Marie's products feature prominently on sales location Photo credit by Rosemarie Garrison
Few things in a baker's kitchen rival the smell of hot fresh bread coming straight from the oven. As hot loaves are being carefully pulled from the oven racks, most will have already decided what they'd like to put on a slice or two.
In my opinion, homemade bread at the peak of freshness deserves a spotlight all its own. I would not want to risk spoiling the experience by putting too many ingredients on the bread. Instead, a light touch of butter with fresh jam hits all the right notes!
It just so happened that one morning while enjoying a simple breakfast of toast with jam, I noticed that the delicious jar of mulberry jam was getting close to half empty. Concerned, I wondered if I would be able to order another jar, because my son had purchased the jam from another city four hours away. I noticed a website address printed on the lid of the jar. After leaving an email through the website, I received a prompt reply with phone numbers for further communication. I was very hopeful that I would reach someone personally and that the company was still in existence.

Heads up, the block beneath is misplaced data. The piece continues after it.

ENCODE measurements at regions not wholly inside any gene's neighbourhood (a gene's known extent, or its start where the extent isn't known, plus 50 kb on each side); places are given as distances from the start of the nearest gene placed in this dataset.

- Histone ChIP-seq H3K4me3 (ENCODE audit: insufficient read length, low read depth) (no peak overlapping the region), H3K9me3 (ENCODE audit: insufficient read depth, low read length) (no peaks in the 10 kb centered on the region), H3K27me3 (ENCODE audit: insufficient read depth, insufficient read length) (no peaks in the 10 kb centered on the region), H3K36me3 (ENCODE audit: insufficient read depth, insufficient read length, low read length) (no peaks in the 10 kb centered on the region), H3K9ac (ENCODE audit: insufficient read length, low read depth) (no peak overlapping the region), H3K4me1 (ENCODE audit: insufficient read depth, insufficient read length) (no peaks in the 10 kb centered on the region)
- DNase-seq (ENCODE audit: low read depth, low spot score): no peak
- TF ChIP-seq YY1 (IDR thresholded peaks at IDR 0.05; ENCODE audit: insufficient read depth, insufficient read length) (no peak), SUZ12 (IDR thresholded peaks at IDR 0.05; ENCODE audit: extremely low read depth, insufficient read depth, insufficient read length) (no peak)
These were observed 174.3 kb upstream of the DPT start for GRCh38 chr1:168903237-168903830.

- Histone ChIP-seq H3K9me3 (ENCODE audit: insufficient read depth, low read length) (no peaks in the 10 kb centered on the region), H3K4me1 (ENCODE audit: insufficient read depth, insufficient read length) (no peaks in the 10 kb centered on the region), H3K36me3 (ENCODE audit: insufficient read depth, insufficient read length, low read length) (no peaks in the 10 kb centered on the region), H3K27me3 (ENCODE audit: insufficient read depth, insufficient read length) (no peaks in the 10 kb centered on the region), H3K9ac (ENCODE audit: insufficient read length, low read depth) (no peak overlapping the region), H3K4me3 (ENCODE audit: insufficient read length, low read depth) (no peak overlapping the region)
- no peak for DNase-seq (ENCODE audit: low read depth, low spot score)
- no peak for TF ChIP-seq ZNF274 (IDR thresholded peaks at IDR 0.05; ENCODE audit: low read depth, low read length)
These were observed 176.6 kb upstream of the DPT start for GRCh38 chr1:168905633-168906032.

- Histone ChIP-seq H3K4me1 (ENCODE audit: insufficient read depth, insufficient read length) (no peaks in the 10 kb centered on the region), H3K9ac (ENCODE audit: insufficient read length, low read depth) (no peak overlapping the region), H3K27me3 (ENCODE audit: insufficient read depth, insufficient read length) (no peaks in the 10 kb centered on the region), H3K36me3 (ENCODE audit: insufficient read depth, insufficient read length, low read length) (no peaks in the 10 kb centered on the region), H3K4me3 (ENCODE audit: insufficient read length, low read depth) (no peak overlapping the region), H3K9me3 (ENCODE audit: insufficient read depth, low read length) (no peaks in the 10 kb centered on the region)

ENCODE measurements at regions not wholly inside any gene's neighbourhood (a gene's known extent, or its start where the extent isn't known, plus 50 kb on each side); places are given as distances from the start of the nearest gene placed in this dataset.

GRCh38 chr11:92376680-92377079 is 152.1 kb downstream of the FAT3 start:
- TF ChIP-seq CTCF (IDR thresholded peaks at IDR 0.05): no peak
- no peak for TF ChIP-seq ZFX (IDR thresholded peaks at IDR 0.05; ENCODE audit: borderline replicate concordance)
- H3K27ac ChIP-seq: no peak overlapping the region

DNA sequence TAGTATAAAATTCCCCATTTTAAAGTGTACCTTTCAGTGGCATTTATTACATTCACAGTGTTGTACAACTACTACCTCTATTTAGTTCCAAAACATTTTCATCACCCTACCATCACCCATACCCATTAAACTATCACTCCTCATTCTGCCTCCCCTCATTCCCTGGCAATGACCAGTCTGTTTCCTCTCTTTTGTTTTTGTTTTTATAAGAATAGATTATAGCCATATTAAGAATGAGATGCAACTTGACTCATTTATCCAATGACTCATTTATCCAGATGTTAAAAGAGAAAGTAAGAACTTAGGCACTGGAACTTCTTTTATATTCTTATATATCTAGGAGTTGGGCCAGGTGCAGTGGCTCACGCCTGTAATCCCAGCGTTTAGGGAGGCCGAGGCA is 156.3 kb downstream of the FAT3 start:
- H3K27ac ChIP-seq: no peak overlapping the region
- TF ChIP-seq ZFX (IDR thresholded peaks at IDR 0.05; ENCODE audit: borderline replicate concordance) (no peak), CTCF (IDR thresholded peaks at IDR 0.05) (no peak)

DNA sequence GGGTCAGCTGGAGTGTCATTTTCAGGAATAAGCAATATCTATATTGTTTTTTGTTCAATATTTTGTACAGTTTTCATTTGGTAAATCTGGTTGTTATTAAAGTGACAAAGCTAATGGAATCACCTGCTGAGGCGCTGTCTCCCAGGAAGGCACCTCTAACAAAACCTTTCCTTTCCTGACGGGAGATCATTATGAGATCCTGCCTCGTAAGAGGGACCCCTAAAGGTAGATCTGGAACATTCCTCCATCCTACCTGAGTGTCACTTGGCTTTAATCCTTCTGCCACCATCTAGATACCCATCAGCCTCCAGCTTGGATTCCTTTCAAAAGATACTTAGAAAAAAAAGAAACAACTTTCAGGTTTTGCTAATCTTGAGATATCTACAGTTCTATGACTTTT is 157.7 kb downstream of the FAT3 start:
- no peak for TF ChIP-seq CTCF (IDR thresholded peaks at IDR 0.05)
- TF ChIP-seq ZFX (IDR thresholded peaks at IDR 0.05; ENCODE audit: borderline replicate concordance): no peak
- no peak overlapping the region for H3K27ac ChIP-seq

Marie's Story of a Home Jam and Jelly Business
Meet Rose Marie Garrison, owner of Marie's Jelly Jams & Herbs. Marie operates the canning business from her north Florida homestead. Before starting her business, Marie had been making jams and jellies for family and friends for well over 35 years. Over the phone, Marie shared with me that she had not seriously considered the idea of going into business, because she was satisfied with making the jams and jellies and giving them away as gifts, for free.